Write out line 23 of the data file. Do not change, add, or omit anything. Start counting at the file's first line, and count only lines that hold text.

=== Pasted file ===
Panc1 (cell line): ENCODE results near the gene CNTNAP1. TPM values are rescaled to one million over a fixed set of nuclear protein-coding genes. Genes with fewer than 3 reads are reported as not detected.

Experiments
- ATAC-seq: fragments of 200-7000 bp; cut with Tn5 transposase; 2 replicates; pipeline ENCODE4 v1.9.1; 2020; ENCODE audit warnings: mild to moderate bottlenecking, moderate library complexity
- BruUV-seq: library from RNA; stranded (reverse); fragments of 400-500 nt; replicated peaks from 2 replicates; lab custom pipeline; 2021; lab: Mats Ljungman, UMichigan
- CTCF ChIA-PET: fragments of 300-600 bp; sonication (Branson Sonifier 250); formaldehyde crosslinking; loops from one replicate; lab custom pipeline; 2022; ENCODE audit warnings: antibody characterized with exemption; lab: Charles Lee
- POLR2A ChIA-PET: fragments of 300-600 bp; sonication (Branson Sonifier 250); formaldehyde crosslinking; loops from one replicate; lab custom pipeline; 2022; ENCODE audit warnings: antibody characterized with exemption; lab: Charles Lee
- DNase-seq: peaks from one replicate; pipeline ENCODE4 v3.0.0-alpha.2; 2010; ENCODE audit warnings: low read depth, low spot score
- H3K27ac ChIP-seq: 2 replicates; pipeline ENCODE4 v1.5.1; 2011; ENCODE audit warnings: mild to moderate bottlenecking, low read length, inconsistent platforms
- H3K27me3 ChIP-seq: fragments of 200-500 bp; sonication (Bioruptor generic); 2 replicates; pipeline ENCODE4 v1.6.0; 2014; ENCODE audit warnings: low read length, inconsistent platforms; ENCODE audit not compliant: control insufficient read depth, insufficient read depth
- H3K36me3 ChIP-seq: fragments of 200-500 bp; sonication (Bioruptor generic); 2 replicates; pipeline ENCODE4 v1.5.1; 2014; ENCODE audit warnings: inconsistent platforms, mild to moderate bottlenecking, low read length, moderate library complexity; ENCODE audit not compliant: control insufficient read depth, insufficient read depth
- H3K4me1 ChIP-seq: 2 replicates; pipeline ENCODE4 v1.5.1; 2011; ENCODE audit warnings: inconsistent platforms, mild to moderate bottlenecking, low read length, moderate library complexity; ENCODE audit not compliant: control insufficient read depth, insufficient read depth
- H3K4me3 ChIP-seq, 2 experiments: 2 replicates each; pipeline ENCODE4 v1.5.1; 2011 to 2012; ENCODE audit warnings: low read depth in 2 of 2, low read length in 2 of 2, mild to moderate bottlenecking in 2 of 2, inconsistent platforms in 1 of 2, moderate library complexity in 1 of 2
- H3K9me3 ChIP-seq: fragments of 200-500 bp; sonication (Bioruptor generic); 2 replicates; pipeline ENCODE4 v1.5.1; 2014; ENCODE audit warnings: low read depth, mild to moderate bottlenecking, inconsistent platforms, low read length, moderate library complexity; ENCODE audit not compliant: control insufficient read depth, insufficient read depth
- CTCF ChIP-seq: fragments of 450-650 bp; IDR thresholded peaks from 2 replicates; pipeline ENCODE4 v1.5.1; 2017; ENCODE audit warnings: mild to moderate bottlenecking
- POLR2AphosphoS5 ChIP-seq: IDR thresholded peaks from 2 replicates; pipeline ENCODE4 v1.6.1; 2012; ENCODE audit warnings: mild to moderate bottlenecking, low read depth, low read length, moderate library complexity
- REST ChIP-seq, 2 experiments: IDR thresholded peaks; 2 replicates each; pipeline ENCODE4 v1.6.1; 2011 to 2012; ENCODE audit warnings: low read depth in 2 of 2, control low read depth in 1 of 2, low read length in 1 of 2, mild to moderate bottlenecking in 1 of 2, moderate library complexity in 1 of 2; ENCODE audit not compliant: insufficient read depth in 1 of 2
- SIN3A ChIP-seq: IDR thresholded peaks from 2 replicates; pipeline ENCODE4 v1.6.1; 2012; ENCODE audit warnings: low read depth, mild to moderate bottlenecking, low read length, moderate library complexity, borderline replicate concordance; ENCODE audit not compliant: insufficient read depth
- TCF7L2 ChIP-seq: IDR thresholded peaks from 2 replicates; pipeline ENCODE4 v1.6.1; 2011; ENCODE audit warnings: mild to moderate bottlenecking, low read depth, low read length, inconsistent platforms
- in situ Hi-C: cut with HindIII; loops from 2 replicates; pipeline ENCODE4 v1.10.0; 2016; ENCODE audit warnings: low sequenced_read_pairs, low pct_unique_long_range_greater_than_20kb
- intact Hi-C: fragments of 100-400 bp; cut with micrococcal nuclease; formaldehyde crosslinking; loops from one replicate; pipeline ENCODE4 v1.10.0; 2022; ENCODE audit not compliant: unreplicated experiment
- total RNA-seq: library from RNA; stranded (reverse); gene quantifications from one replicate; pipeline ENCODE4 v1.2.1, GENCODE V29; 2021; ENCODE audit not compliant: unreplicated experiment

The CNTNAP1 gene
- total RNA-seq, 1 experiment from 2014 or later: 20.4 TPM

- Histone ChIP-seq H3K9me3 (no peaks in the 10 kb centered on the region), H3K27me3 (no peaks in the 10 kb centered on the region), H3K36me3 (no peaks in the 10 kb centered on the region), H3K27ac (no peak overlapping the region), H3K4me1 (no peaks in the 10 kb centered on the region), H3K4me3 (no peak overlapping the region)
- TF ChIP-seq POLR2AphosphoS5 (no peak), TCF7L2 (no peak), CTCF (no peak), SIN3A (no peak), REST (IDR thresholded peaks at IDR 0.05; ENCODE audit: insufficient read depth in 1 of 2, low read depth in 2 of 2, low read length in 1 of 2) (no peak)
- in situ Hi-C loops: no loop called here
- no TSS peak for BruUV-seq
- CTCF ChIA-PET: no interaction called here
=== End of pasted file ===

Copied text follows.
- total RNA-seq, 1 experiment from 2014 or later: 20.4 TPM